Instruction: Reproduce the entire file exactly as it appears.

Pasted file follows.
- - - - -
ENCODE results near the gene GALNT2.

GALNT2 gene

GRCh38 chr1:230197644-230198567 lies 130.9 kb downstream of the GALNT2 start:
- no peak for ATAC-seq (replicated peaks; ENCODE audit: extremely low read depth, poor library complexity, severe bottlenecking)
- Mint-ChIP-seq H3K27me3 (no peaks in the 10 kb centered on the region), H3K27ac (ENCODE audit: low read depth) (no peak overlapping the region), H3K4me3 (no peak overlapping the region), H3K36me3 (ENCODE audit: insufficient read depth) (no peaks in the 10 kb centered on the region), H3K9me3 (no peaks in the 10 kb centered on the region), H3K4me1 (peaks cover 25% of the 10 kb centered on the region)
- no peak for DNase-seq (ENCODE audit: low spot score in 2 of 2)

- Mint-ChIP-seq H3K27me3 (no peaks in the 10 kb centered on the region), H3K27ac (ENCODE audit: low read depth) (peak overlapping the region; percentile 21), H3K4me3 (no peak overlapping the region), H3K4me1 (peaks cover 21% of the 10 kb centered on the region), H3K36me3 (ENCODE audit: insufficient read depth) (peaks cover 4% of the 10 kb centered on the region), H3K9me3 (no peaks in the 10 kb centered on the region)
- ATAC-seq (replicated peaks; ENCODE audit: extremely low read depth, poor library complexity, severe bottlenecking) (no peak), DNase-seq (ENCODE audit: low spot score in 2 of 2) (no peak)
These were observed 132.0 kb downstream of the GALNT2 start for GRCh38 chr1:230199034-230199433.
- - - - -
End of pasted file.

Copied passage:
ENCODE results near the gene GALNT2.

GALNT2 gene

GRCh38 chr1:230197644-230198567 lies 130.9 kb downstream of the GALNT2 start:
- no peak for ATAC-seq (replicated peaks; ENCODE audit: extremely low read depth, poor library complexity, severe bottlenecking)
- Mint-ChIP-seq H3K27me3 (no peaks in the 10 kb centered on the region), H3K27ac (ENCODE audit: low read depth) (no peak overlapping the region), H3K4me3 (no peak overlapping the region), H3K36me3 (ENCODE audit: insufficient read depth) (no peaks in the 10 kb centered on the region), H3K9me3 (no peaks in the 10 kb centered on the region), H3K4me1 (peaks cover 25% of the 10 kb centered on the region)
- no peak for DNase-seq (ENCODE audit: low spot score in 2 of 2)

- Mint-ChIP-seq H3K27me3 (no peaks in the 10 kb centered on the region), H3K27ac (ENCODE audit: low read depth) (peak overlapping the region; percentile 21), H3K4me3 (no peak overlapping the region), H3K4me1 (peaks cover 21% of the 10 kb centered on the region), H3K36me3 (ENCODE audit: insufficient read depth) (peaks cover 4% of the 10 kb centered on the region), H3K9me3 (no peaks in the 10 kb centered on the region)
- ATAC-seq (replicated peaks; ENCODE audit: extremely low read depth, poor library complexity, severe bottlenecking) (no peak), DNase-seq (ENCODE audit: low spot score in 2 of 2) (no peak)
These were observed 132.0 kb downstream of the GALNT2 start for GRCh38 chr1:230199034-230199433.